Indigenous peoples and farmers faced multiple attacks in Guatemala last month; while in Brazil, the government began preparing to station military forces on indigenous lands circling the border. In Canada, the Takla Lake First Nation continued blocking access roads on their territory, and in Fafak, 46 West Papuans were arrested, beaten, and humiliated for holding a flag-raising ceremony.
Meanwhile, Indigenous People in Guam, Papua New Guinea, Peru, India, America, Bolivia and elsewhere, positioned themselves to resist a series of new development projects that threaten to devastate their lands, contaminate their waters, and help destroy their way of life.
Brazil army to permanently occupy indigenous territories
Brazilian President Luiz Inacio Lula da Silva signed a decree last week to permanently station the military on every indigenous reserve along the border. The indigenous peoples are concerned the army will start taking their lands, influencing their cultures, terrifying them with surprise maneuvers, and raping their women — none of which is unprecedented.
Tribal group refuses to abandon homes for Vedanta
The Dongria Kondh, and indigenous people from the Indian state of Orissa, have stated they have no intention of abandoning their land for a controversial mining project headed by Vedanta. The Indian Supreme court is currently deciding whether or not the mine can proceed. If it does, the Kondh will face displacement from their traditional lands.
46 arrested for raising West Papua Independence flag
In the early hours of Saturday, July 19th, Indonesian police arrested 46 people at a flag raising ceremony in Fafak state. According local reports, the Indonesian Police attacked the group, “beating them, kicking them with boots and torturing the demonstrators. The men in the group were then stripped to their underwear before being taken to the Police compound. Two women were included in those arrested.”
China’s Colonizing Africa, While We Talk Charity
“From Nigeria in the north, to Equatorial Guinea, Gabon and Angola in the west, across Chad and Sudan in the east, and south through Zambia, Zimbabwe and Mozambique,” writes Andrew Malone, “China has seized a vice-like grip on a continent which officials have decided is crucial to the superpower’s long-term survival.”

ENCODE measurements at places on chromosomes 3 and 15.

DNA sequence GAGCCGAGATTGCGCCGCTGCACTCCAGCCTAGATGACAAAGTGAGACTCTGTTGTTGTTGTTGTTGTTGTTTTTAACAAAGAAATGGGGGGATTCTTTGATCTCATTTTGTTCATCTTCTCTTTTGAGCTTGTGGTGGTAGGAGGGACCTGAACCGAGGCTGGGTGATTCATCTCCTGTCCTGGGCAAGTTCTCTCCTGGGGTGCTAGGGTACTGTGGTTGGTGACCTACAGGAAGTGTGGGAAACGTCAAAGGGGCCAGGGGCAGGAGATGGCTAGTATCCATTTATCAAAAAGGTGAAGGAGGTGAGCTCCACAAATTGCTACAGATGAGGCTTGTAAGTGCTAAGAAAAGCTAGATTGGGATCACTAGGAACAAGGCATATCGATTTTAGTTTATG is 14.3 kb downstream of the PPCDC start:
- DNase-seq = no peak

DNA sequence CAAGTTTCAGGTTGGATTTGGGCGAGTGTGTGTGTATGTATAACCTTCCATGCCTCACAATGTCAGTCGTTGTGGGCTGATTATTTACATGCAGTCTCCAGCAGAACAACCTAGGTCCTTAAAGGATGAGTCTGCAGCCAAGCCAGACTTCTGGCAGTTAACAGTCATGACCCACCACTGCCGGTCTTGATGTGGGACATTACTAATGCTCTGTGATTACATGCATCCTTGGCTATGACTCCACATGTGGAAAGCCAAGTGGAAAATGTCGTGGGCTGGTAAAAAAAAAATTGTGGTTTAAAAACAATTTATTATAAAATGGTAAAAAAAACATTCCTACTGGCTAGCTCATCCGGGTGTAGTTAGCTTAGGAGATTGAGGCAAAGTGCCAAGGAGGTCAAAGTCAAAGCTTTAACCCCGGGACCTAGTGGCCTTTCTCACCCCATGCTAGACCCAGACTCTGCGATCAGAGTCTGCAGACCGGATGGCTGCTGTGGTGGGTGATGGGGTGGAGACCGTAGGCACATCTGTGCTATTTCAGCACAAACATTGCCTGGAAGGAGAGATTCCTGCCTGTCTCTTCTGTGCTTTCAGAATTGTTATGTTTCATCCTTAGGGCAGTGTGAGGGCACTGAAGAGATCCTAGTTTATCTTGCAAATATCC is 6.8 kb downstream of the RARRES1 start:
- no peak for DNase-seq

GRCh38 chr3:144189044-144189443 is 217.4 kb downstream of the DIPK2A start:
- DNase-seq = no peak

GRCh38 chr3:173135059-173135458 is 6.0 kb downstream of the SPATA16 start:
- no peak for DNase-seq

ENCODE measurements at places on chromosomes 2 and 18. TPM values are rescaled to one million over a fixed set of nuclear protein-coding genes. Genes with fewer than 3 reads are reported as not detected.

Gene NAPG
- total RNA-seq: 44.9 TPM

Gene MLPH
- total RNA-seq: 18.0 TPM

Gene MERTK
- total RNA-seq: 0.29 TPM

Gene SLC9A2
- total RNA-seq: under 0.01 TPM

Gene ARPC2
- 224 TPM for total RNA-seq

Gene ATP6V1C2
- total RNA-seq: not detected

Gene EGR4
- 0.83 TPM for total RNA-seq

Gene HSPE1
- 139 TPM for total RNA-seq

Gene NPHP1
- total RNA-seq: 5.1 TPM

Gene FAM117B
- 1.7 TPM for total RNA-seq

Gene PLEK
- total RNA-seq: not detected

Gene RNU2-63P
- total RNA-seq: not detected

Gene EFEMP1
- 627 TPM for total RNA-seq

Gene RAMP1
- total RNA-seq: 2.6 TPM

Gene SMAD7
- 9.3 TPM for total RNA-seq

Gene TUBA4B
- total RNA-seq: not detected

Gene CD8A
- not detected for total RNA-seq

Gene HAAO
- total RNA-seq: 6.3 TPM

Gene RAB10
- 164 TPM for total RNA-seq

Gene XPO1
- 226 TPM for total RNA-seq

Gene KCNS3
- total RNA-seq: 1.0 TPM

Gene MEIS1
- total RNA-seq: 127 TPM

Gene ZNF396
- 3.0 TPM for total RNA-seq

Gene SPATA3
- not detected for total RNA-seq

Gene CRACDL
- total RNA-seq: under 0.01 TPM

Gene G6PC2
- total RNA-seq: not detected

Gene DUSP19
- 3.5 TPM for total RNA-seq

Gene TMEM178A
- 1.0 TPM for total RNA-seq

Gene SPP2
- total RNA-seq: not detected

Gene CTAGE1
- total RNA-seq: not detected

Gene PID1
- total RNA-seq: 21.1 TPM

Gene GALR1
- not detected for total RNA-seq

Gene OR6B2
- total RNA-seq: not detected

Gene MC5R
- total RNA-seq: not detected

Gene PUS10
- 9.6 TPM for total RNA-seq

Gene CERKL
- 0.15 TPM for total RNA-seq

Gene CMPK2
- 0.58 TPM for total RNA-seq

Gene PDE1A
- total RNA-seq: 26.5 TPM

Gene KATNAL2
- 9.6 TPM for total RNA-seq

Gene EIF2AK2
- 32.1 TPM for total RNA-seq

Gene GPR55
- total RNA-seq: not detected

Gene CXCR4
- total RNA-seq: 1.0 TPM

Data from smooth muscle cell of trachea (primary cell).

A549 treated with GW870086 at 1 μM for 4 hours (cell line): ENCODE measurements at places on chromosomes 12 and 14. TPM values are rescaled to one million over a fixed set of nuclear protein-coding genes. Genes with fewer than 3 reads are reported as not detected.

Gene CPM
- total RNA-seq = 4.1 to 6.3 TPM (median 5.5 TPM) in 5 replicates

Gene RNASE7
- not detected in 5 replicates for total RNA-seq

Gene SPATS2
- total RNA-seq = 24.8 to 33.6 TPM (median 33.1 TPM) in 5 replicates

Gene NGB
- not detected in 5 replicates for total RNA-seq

Popular Assembly Held to Prohibit Uranium Mining
The Indigenous Municipality of Tilcara, in northern Argentina’s Quebrada de Humahuaca district, has ratified legislation that prohibits open-pit metal mining, as well as the storage, use, sale, production, extraction and transportation of dangerous substances used in the mining process. Tilcara announced its decision on July 8, in the final days of a popular assembly that convened in response to Argentina’s expanding uranium industry.
Listen to audio from the Protecting Mother Earth Conference
At Earthcycles.net you can listen to discussions from the 15th Indigenous Environmental Network Protecting Mother Earth Conference, held July 17 — 20, 2008, on Newe Segobia (Western Shoshone) lands, at South Fork, Nevada.
Canada’s Cameco targets Lakota homelands with uranium mining
Cameco, the company that just bought 500 tons of Iraqi yellow cake via the US and transported to Montreal, has targeted the Lakota homelands. “To Cameco, it’s about financial profit. To us, it’s about wasting and destroying water, and deadly contaminants that can never be contained or cleaned being released into the environment. Many generations of the future will be impacted by lethal contaminants, our generations will become stricken with fatal diseases.”
Residents of Ni’lin continue to fight Israel’s efforts to take their land
Ni’lin’s story is one of incremental dispossession. Since the 1940’s, Israel has been slowly expropriating sections of land held by this agragiran community. And now they’ve had enough. “In the beginning of May they launched a popular campaign to stop the dispossession, and despite the brutal attempts to suppress the uprising–which has included a curfew and shootings that have left close to 200 people injured — they are unwilling to bow down. This is no minor feat, since the annals of history suggest that it is extremely rare for a whole town to stand up as one person and practice daily acts of disobedience, particularly when confronted with such a violent response.”